Air quality in North still 'critical'

Air quality in North still 'critical'

This aerial handout photo taken on March 18, 2020 and released by Thai volunteer group Jit Arsa shows smoke rising from fires in Mae Rim district in northern Chiang Mai province, where the blazes have severely impacted air quality. (AFP PHOTO / JIT ARSA)
This aerial handout photo taken on March 18, 2020 and released by Thai volunteer group Jit Arsa shows smoke rising from fires in Mae Rim district in northern Chiang Mai province, where the blazes have severely impacted air quality. (AFP PHOTO / JIT ARSA)

Air pollution remains critical in northern Thailand as arson, drought-fuelled wildfires and prevailing wind patterns produce hazardous levels of toxic pollutants.

A combination screenshot from https://aqicn.org/city/chiang-mai/ and https://www.iqair.com/thailand/chiang-mai at 10.30am on Monday.

According to the State of Global Air report for 2019, PM2.5 caused 23,800 premature deaths in Thailand in 2017. By comparison, the Covid-19 pandemic that has plunged the country into panic has so far killed seven people.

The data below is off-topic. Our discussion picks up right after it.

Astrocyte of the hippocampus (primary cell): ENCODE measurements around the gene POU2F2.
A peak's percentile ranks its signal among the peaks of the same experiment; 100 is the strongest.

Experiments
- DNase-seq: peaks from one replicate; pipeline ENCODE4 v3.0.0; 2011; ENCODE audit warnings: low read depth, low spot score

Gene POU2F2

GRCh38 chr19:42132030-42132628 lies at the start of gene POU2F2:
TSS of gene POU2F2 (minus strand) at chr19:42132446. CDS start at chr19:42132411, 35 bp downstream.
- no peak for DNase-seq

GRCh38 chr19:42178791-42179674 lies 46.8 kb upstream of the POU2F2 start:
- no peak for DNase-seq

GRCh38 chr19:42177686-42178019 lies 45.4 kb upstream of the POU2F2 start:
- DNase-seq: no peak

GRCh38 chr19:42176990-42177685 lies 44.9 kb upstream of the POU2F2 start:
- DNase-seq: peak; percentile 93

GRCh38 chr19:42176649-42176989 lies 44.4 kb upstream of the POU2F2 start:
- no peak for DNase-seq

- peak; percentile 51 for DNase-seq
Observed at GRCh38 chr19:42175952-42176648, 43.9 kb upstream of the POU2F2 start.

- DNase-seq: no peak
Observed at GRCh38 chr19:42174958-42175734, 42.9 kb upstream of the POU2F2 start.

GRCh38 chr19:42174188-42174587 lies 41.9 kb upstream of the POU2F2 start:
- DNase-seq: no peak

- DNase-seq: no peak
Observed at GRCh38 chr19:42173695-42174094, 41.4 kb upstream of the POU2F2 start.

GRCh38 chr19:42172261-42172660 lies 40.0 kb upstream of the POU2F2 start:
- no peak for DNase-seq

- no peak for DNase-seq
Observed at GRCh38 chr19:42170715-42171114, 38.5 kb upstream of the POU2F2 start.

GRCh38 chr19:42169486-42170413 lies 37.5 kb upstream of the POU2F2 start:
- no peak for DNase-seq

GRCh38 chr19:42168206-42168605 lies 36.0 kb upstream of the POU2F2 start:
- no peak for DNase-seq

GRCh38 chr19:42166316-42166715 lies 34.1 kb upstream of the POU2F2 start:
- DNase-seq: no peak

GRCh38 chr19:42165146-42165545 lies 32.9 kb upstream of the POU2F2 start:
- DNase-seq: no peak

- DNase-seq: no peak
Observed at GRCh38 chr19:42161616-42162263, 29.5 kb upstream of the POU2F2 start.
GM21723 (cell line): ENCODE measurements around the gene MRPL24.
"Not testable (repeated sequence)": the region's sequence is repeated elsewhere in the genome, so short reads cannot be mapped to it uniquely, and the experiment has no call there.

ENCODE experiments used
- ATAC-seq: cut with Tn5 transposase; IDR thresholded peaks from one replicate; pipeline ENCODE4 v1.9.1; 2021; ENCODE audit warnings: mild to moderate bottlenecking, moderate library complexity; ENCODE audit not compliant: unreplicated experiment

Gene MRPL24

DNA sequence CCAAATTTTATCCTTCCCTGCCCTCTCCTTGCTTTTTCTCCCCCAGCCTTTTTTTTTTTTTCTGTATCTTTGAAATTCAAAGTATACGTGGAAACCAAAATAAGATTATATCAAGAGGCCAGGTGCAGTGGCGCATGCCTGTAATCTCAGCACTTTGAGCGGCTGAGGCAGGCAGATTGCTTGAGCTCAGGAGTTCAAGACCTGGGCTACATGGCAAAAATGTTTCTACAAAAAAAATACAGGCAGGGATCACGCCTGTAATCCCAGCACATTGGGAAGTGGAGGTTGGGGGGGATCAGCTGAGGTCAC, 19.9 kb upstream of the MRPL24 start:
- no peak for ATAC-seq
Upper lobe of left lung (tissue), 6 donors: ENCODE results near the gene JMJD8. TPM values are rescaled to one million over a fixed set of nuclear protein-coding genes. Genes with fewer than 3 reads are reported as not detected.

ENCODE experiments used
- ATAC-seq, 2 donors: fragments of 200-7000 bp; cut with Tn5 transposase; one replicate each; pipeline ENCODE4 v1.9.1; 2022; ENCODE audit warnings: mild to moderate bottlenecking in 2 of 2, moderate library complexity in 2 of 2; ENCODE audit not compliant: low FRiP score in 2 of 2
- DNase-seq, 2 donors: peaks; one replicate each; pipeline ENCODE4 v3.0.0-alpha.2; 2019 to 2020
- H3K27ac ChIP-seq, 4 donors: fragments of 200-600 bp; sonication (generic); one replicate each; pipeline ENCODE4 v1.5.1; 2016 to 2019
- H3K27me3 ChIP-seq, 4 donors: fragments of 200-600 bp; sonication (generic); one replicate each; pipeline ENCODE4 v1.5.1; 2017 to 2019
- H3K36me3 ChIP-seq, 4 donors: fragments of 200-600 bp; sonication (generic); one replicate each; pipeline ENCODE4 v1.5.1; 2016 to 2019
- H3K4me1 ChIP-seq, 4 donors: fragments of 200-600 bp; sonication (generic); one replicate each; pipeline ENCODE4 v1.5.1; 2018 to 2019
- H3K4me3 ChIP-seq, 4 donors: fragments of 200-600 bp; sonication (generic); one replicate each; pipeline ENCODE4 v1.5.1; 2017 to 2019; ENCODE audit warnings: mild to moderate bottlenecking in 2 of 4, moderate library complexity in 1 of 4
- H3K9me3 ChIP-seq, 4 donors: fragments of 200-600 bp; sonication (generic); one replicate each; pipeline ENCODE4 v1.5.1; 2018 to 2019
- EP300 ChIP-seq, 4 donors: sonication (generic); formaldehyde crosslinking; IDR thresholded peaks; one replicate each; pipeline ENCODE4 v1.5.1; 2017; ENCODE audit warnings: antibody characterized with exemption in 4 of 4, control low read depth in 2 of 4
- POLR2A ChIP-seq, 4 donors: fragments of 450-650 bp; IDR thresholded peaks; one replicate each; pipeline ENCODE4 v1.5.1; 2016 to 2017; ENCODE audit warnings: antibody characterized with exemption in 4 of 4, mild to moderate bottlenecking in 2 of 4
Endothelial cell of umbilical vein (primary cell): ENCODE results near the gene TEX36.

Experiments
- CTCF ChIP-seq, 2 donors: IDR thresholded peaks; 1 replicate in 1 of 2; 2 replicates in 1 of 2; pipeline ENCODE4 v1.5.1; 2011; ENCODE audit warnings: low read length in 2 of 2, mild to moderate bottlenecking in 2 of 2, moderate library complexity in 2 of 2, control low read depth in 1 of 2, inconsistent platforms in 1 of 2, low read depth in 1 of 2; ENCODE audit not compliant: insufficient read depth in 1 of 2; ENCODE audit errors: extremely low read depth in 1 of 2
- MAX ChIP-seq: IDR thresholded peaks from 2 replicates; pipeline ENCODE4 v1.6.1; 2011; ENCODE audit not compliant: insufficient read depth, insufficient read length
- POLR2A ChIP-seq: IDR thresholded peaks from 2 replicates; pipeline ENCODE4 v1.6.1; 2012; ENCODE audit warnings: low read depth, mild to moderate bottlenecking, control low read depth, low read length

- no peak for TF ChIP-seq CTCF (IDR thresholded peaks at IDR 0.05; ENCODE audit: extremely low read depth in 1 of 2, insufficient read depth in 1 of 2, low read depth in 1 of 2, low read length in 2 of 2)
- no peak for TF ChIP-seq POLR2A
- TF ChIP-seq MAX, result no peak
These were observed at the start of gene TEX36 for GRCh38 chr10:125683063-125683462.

Government spokeswoman Narumon Pinyosinwat said fires have undoubtedly affected air quality, with 17 provinces in the North reporting an increase in levels of PM2.5 pollutants on Sunday.

Only Nakhon Sawan and Uthai Thani reported PM2.5 readings below the Pollution Control Department's "safe" threshold, set at 50 μg/m³ .

Chiang Dao district in Chiang Mai reported the highest PM2.5 reading in the North on Sunday at 360μg/m³.

Ms Narumon said the worsening pollution is caused by a combination of factors which include arson, drought and prevailing wind patterns which trap pollutants right above Thailand. Others say agribusiness has exacerbated the problem.

According to satellite data from the Geo-Informatics and Space Technology Development Agency (Gistda), as of Saturday, there were 3,809 hotspots in Thailand, 5,061 in Laos and 10,061 in Myanmar.

As of Sunday, 398 hotspots -- or almost 10% of the country's hotspots -- were found in Chiang Mai.

Most of the blazes were related to an ongoing bushfire in Doi Suthep-Pui National Park in Chiang Mai's Muang district, which suddenly raged out of control late on Saturday after burning for about a week.

Authorities deployed four helicopters to combat the blaze, while drones and paragliders were sent to help detect hotspots and suspicious activities among villagers, who have been blamed for starting the forest fires to clear land for agriculture.

A source said that after several fires near Hmong villages within the park and in nearby Hang Dong district were found to have been deliberately set, local villagers in the area have been instructed not to engage in slash-and-burn farming until April 30.


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